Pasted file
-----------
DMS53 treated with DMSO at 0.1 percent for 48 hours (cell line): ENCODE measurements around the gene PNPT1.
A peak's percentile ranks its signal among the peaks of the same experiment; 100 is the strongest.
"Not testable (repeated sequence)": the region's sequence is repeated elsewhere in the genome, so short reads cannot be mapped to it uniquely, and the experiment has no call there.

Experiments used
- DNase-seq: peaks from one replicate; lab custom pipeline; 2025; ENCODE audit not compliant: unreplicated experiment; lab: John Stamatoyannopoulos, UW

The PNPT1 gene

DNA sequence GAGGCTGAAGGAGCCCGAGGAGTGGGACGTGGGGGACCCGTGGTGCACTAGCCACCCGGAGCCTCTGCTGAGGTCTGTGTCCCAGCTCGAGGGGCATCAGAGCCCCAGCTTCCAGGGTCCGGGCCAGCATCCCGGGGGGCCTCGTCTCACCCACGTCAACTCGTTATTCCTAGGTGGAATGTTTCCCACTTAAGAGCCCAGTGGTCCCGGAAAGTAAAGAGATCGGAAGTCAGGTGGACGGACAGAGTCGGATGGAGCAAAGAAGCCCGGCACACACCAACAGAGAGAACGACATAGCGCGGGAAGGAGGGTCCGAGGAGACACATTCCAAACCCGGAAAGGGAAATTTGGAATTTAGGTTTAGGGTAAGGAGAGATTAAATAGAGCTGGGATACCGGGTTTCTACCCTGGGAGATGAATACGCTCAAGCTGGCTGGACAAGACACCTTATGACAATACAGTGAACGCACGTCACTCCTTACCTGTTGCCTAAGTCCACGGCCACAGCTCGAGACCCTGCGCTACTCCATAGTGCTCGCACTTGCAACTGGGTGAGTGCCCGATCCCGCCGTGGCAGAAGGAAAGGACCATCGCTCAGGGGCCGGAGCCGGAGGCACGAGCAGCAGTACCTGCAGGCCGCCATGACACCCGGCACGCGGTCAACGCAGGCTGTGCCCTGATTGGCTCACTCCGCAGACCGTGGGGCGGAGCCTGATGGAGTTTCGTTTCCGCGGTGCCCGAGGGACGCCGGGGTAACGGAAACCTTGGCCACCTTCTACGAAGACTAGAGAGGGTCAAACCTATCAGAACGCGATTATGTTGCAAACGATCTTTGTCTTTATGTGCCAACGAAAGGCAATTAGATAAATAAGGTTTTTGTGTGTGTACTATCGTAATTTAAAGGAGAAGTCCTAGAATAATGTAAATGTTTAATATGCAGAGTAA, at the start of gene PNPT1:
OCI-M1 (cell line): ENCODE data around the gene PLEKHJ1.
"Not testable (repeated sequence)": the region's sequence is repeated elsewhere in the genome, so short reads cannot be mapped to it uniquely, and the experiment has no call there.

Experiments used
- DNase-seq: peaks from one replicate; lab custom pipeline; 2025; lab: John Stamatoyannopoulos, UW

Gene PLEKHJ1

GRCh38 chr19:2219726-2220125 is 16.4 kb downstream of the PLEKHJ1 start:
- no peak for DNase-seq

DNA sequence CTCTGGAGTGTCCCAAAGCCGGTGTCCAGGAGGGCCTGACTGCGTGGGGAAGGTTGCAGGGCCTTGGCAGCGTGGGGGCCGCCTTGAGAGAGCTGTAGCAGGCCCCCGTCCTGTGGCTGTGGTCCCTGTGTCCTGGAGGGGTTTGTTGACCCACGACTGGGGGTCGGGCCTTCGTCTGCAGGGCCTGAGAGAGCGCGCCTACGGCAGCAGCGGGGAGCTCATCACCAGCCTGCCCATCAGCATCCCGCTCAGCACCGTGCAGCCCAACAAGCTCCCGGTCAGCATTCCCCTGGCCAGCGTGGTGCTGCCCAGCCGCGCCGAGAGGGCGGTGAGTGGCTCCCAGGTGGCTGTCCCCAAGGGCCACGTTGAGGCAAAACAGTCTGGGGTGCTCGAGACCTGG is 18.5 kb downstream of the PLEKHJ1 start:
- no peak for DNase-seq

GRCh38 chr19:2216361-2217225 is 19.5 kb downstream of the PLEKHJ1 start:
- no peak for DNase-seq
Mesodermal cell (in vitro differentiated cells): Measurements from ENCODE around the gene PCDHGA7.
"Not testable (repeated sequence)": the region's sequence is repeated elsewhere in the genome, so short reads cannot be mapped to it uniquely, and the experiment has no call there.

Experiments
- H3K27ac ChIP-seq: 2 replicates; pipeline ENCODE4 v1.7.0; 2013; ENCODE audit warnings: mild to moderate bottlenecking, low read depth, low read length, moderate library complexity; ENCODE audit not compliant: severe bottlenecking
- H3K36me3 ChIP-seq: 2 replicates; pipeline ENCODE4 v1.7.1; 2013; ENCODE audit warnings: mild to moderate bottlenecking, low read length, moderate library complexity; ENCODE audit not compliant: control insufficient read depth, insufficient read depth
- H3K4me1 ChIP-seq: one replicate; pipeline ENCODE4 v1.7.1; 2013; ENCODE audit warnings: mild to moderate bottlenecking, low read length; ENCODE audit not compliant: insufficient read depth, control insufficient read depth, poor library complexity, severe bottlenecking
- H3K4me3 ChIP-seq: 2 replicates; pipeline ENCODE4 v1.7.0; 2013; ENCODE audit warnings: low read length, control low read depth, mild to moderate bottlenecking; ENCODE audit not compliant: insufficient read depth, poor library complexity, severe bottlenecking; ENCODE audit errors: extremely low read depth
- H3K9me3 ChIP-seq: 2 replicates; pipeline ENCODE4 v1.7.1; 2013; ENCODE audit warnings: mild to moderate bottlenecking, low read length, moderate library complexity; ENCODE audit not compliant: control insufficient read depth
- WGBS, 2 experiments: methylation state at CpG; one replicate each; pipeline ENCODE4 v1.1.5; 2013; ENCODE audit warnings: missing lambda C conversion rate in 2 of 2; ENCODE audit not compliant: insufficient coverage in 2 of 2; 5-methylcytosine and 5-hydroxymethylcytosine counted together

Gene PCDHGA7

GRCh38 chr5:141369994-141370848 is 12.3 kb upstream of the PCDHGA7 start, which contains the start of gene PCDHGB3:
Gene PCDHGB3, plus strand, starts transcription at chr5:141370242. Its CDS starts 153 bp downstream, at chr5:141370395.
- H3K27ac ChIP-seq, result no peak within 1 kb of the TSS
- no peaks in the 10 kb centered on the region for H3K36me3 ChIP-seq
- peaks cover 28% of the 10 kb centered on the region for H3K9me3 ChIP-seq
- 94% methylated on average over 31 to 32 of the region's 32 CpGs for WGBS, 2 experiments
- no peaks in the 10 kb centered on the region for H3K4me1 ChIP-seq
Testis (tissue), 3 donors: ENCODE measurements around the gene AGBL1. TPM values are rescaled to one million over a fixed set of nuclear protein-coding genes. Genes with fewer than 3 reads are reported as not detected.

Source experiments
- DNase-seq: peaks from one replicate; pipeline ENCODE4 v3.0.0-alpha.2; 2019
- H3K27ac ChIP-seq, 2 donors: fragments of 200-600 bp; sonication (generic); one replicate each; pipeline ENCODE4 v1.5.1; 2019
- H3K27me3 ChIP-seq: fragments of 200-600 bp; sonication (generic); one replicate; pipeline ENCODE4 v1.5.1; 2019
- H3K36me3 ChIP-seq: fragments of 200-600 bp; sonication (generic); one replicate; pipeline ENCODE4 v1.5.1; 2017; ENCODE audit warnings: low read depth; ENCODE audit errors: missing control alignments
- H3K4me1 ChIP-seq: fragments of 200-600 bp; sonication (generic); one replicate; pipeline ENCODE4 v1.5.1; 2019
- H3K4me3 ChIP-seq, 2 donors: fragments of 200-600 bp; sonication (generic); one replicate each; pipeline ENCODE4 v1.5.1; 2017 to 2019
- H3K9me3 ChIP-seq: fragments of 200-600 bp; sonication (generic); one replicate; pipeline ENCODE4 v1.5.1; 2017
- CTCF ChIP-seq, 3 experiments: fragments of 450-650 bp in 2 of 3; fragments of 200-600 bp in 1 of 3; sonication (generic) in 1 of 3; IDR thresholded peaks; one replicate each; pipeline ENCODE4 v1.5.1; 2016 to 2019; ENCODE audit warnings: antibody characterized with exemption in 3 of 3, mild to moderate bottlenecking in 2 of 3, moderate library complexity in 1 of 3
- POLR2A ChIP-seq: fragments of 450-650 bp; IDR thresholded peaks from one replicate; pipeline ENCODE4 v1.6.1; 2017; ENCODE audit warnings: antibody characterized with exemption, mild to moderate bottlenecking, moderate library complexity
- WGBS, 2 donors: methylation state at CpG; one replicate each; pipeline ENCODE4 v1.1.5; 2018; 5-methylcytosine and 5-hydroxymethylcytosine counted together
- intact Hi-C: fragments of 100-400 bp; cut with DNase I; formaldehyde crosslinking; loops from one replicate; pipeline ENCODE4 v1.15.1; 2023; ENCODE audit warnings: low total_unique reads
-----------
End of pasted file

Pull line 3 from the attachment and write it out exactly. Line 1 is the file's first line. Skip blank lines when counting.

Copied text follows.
"Not testable (repeated sequence)": the region's sequence is repeated elsewhere in the genome, so short reads cannot be mapped to it uniquely, and the experiment has no call there.